(Chair)

 

Mr. Locke has been engaged in the practice of business and corporate law, including primarily mergers and acquisitions, since 1971. Currently, Mr. Locke is Senior Counsel to the law firm of Nixon Peabody LLP. From 1996 through January 2008, he was a partner with Nixon Peabody LLP. He is located in the Rochester, New York office of the firm. Nixon Peabody LLP is the Company’s principal outside counsel. Prior to joining Nixon Peabody LLP, Mr. Locke practiced law in Rochester as a partner with another law firm. Mr. Locke has not served as a director of any other public company during the past five years. Mr. Locke brings to the Board his extensive knowledge in the areas of business and corporate law, corporate governance, and mergers and acquisitions. He also has had direct experience with the Company and its management since the Company first became a public company, including through his more than 30 years of service on the Board. As a result, he is able to have a broad understanding of and provide insight and guidance with respect to the Company’s development and strategies. He currently serves as the lead director.

 

 

DANIEL J.

McCARTHY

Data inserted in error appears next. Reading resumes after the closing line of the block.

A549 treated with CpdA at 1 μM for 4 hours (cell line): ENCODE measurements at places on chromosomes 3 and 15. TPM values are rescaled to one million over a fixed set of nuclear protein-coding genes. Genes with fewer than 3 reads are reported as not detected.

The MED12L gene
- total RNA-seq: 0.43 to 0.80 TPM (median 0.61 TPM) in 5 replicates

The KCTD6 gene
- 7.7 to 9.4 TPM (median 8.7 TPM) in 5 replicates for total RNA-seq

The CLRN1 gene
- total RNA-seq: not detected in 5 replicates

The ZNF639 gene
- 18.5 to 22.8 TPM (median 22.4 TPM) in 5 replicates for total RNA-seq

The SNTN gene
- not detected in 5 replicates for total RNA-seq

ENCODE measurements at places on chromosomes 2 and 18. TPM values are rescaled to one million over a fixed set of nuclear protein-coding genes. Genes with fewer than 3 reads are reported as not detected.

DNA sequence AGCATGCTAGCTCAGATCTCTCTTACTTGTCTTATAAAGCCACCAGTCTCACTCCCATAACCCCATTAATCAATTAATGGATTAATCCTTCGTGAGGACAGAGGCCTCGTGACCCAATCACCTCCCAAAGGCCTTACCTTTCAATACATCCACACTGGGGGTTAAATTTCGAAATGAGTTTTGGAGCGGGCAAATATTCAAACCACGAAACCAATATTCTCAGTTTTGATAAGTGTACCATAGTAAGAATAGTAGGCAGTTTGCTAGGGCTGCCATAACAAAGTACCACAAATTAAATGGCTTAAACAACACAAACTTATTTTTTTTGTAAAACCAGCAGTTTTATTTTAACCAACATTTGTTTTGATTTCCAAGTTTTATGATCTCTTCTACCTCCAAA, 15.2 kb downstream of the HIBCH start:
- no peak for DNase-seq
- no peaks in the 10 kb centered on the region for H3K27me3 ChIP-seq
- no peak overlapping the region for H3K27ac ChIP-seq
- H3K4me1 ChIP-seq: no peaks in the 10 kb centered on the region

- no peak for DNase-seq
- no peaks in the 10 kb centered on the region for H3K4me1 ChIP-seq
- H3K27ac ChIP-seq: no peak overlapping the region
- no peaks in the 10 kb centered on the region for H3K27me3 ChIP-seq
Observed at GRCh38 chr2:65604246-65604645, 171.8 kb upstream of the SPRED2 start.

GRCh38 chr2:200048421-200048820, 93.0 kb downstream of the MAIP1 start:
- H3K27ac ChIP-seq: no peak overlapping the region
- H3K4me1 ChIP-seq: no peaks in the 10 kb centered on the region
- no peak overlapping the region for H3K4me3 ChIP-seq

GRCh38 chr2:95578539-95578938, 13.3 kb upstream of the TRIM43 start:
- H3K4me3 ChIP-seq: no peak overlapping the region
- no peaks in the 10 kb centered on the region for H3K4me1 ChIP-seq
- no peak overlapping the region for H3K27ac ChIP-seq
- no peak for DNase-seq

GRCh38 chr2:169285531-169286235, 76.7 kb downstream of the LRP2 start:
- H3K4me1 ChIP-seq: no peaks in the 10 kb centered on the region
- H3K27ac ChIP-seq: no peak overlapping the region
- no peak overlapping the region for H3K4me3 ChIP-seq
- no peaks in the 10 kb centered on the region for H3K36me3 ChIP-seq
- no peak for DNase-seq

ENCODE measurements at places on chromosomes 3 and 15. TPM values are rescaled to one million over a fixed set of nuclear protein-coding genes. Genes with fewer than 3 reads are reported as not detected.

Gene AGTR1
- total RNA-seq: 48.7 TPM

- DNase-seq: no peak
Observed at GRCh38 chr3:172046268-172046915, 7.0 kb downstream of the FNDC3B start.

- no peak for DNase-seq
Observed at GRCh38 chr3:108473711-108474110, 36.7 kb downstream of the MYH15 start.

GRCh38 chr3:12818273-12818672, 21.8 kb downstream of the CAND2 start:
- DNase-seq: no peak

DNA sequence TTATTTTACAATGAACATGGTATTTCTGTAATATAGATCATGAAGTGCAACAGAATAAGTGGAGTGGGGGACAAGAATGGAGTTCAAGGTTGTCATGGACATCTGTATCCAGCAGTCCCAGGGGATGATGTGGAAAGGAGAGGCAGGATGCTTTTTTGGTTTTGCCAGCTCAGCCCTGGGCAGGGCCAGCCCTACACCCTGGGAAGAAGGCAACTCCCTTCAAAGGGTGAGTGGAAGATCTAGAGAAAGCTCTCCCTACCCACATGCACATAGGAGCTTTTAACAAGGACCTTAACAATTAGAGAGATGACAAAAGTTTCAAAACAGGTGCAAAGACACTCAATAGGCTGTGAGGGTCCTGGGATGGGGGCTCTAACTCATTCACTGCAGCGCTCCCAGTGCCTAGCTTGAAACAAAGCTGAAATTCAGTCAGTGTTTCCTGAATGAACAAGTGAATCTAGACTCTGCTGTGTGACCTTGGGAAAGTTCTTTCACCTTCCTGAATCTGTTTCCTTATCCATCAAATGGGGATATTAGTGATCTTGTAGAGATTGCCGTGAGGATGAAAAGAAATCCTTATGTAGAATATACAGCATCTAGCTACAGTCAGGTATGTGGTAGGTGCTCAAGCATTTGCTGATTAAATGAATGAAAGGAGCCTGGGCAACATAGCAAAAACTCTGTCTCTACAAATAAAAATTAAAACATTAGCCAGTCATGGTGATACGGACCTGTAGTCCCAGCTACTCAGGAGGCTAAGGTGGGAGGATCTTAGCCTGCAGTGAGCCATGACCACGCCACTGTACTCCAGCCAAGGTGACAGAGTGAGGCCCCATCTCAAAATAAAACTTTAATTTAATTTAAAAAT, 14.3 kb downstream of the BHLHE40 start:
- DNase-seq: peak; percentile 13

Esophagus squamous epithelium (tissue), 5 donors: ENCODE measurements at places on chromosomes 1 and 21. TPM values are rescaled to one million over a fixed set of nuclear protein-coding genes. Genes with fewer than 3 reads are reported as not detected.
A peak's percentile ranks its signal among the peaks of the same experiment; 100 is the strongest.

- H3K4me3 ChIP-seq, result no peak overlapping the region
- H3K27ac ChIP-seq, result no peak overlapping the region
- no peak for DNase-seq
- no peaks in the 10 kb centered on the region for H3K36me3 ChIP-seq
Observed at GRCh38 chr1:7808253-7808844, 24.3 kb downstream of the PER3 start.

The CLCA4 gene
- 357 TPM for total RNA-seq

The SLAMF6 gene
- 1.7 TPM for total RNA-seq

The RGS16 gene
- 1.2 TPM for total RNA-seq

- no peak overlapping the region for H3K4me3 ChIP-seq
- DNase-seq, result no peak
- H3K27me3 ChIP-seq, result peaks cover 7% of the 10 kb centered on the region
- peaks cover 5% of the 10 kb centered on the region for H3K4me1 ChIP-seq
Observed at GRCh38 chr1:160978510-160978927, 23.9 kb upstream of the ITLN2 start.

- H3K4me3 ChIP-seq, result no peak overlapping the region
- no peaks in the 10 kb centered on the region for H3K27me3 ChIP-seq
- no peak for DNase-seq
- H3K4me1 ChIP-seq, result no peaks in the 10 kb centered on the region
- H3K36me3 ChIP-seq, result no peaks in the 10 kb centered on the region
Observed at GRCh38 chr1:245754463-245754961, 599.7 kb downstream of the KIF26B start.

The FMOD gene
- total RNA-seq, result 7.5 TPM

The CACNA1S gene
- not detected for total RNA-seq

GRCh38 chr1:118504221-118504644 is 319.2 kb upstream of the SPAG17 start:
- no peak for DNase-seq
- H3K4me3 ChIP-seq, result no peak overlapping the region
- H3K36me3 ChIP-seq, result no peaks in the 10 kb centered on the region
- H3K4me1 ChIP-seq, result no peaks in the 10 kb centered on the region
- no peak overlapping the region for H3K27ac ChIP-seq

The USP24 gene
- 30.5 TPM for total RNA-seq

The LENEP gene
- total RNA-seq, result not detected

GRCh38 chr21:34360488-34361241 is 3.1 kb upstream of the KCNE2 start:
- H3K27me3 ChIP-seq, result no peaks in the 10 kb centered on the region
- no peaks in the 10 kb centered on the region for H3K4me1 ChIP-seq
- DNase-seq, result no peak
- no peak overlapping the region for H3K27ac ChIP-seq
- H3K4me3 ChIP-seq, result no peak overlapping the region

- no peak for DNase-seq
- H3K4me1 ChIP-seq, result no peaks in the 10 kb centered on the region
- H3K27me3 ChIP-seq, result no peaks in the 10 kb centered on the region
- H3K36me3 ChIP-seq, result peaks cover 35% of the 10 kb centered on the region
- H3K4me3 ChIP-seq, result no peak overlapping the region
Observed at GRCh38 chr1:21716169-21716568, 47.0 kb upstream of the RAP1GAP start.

•   Age 55

 

•   Director since 2015

  

 

Committee(s):

•   Audit

Mr. McCarthy has since April 2015 served as President and Chief Executive Officer of Frontier Communications Corporation (Nasdaq: FTR), a communications company.    He was elected to the Frontier Board of Directors in May 2014. Prior to that he was President and Chief Operating Officer from April 2012 to April 2015, and, previously, was Executive Vice President and Chief Operating Officer from January 2006 to April 2012, Senior Vice President, Field Operations from December 2004 to December 2005, and Senior Vice President, Broadband Operations from January 2004 to December 2004. Mr. McCarthy began his career with Frontier Communications Corporation in 1990 and has held numerous positions of increasing responsibility within that company. Mr. McCarthy has not served as a director of any other public company (other than Frontier Communications Corporation) during the past five years. Mr. McCarthy brings to the Board his leadership skills as well as his experience in strategic planning, financial reporting, the competitive environment, mergers and acquisitions, and regulatory affairs.